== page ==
The Cauvery river, which flows through southern Karnataka and then into Tamil Nadu, has been a point of conflict between Karnataka and Tamil Nadu for decades. Its water was originally divided according to nearly century-old agreements, but over the years, both states have indulged in a blame game over the amount of water to be used for irrigation.
Map of Cauvery river hi.wikipedia
The source of Cauvery river is Kodagu district, where it originates. The district is also the principal catchment area of the river and accounts for over 70 per cent of the total inflow into KRS (Krishna Raga Sagar) dam in Mysuru.
The Cauvery river change
It is because for this railway line, high tension power transmission lines are being laid across the pristine evergreen forest of western Ghats, Coorg, from Kaiga to Kozhikode, which will pass through the thick evergreen forests of Brahmagiri and Pushpagiri wildlife sanctuaries.
Axing thousands of trees in Western Ghats would majorly affect rainfall in Kodagu and thus Cauvery’s water flow, ultimately affecting drinking water supply to major cities including Mysore and Bangalore.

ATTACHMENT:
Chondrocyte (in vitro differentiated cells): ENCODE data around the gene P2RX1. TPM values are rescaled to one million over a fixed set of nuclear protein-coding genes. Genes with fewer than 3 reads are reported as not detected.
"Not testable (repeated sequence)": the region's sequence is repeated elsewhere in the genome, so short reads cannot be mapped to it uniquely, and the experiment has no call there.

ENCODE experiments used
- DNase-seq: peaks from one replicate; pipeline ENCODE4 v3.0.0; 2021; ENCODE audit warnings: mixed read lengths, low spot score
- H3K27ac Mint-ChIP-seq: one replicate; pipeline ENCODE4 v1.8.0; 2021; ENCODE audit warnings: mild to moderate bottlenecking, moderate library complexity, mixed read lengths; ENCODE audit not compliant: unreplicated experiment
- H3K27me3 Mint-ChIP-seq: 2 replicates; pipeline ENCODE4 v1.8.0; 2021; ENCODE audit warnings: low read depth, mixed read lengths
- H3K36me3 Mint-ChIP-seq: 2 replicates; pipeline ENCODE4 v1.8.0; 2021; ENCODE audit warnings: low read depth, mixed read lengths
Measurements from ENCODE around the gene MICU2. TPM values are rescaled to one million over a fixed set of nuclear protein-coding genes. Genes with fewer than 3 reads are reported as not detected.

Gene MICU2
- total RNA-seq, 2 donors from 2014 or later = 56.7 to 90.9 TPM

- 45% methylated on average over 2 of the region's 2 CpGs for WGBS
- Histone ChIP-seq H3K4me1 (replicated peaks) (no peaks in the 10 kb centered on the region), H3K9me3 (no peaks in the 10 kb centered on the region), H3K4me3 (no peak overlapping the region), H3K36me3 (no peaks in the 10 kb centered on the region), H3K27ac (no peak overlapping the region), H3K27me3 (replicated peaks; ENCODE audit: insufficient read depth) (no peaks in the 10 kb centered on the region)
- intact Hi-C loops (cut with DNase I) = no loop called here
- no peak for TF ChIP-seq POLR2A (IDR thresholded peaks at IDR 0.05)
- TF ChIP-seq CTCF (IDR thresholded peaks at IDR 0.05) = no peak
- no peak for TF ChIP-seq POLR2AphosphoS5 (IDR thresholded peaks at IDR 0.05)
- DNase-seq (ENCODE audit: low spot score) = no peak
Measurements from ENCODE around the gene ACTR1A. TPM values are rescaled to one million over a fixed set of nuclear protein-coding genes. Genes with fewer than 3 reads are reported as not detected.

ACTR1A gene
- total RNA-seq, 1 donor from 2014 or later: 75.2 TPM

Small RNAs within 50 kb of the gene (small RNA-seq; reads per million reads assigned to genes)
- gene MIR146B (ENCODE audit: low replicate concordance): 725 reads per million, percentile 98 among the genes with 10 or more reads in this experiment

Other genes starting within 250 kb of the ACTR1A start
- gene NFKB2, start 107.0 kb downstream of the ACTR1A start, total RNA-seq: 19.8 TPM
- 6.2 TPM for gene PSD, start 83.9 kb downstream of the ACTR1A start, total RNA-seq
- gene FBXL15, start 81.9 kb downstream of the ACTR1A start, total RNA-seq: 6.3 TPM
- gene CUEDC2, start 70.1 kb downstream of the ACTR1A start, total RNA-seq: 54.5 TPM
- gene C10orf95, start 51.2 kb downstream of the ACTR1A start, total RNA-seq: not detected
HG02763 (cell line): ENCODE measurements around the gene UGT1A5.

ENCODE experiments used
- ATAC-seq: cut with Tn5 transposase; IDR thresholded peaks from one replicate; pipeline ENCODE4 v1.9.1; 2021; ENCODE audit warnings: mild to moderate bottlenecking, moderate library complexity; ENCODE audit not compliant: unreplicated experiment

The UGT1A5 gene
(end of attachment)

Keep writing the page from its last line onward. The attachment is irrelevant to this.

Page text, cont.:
Madikere in Coorg, a quiet and relaxed hill station industrialtour
“The food, water and economic security of Southern Karnataka and Tamil Nadu hinges largely on the Cauvery River. In Karnataka, these regions include the citizens and farmers of Bangalore, Mysore, Mandya and Coorg. And in Tamil Nadu it covers the districts of Salem, Erode, Trichy, Thanjavur and Nagapattinam,” a petition filed to save Kodagu from the railroad project states.
Mallali Falls in Kodagu flickr
“The track if executed will be done at a cost Rs. 1800 crore, the returns are far too small to justify this large expense. This money can be used for more urgent and important purposes in the country.”